An Attic hero, who is mentioned only by Demosthenes,1 and is otherwise entirely unknown.2 The commentators on Demosthenes have endeavored in various ways to gain a definite notion of Calamites: some think that Calamites is a false reading for Cyamites, and others that the name is a mere epithet, and that ἰατπός (iatpos) is understood. According to the latter view, Calamites would be a hero of the art of surgery, or a being well skilled in handling the κάλαμος (kalamos) or reed which was used in dressing fractured arms and legs. Others again find in Calamites the patron of the art of writing and of writing masters.3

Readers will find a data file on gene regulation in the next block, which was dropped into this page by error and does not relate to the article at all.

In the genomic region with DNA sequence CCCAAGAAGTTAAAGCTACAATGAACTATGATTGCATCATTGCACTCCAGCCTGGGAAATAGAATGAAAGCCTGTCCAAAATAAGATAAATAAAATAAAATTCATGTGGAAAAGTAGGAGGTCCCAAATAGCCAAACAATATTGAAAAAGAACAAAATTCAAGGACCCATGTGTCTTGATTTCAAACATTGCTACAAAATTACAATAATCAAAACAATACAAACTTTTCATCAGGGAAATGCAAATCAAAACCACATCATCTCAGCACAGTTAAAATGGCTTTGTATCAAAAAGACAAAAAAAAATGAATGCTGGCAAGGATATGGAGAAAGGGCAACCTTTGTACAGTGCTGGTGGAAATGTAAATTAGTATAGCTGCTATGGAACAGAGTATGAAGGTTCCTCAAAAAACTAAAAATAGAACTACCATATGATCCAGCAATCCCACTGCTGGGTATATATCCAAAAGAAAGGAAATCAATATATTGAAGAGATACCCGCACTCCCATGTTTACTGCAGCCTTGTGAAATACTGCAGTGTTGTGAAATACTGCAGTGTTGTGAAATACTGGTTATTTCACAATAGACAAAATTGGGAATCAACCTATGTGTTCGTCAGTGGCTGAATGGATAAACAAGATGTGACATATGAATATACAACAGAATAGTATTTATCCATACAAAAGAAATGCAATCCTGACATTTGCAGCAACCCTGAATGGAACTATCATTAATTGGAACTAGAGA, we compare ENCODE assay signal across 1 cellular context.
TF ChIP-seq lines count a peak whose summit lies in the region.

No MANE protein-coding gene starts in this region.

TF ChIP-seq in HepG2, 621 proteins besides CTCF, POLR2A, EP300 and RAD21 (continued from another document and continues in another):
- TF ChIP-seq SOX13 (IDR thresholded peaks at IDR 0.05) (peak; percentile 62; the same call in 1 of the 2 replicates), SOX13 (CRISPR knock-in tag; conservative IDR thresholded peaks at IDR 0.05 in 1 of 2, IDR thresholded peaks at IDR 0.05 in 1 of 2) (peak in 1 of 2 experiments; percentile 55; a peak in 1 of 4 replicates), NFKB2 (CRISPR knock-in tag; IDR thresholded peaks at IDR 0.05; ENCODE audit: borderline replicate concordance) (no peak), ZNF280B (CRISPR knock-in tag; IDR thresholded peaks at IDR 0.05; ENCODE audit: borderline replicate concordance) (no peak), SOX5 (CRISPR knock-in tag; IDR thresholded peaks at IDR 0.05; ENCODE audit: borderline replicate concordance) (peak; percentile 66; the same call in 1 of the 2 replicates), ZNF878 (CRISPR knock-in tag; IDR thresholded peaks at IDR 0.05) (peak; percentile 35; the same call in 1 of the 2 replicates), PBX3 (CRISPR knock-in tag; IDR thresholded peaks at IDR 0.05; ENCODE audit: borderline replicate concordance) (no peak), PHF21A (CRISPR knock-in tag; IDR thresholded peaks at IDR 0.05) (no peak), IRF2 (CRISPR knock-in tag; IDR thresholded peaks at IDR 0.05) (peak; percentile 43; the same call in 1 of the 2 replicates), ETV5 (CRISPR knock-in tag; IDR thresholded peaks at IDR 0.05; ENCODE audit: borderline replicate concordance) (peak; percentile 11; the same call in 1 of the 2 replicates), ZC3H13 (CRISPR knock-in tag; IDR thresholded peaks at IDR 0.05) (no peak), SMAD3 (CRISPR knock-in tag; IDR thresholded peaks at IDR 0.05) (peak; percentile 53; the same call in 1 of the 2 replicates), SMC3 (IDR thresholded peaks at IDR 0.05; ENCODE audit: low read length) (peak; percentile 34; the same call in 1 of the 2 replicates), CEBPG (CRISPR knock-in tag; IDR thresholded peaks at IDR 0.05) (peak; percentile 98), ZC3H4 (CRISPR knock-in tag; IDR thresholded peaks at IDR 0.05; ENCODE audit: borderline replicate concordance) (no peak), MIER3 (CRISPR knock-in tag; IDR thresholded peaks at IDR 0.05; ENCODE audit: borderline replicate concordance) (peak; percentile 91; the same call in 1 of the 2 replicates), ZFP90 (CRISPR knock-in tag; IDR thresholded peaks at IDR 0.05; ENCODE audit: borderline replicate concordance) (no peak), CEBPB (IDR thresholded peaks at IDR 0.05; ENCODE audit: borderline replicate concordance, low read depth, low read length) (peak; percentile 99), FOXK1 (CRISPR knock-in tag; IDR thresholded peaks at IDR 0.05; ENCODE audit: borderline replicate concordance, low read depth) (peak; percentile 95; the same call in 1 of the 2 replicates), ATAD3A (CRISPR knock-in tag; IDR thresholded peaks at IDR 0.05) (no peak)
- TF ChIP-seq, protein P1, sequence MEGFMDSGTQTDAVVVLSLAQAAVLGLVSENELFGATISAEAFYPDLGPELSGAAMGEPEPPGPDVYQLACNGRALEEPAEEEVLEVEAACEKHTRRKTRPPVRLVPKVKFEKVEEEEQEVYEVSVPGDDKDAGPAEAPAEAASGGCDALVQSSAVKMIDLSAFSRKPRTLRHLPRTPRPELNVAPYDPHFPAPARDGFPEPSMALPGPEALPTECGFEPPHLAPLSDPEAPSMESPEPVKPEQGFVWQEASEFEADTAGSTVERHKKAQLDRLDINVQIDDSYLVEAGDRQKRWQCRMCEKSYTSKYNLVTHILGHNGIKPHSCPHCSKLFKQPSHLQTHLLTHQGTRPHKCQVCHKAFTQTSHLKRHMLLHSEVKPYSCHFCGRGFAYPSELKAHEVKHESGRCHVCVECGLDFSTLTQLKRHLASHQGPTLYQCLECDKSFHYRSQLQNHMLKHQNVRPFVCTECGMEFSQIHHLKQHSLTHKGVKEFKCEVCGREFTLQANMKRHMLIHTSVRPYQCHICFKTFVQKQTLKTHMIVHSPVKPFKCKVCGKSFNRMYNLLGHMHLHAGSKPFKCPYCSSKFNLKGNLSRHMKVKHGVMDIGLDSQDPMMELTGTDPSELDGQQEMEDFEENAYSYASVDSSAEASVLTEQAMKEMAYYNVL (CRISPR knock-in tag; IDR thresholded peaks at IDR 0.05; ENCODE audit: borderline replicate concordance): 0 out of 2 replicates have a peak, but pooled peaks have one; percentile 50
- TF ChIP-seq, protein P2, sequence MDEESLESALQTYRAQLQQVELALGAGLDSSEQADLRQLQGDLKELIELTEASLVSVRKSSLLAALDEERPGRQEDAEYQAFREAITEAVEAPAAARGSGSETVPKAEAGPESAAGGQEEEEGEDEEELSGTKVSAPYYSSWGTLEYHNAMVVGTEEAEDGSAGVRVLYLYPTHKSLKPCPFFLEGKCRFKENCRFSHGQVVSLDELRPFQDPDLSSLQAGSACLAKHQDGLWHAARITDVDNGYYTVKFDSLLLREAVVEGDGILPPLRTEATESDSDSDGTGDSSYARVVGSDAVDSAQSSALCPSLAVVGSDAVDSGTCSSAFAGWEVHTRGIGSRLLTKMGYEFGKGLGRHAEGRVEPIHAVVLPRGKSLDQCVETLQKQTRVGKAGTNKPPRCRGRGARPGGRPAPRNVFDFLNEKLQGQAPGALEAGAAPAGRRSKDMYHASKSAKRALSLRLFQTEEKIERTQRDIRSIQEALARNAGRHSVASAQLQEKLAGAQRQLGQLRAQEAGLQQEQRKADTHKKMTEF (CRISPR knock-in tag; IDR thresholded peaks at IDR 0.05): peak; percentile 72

1. De Corona, p. 270.
  2. Comp. Hesychius and Suidas, s.v. Καλαμίτης.
  3. Comp. Jahn. (1838). Jahrbücher für Philologie und Paedagogik.


  • Smith, William. (1870). Dictionary of Greek and Roman Biography and Mythology. London: Taylor, Walton, and Maberly.

This article incorporates text from Dictionary of Greek and Roman Biography and Mythology (1870) by William Smith, which is in the public domain.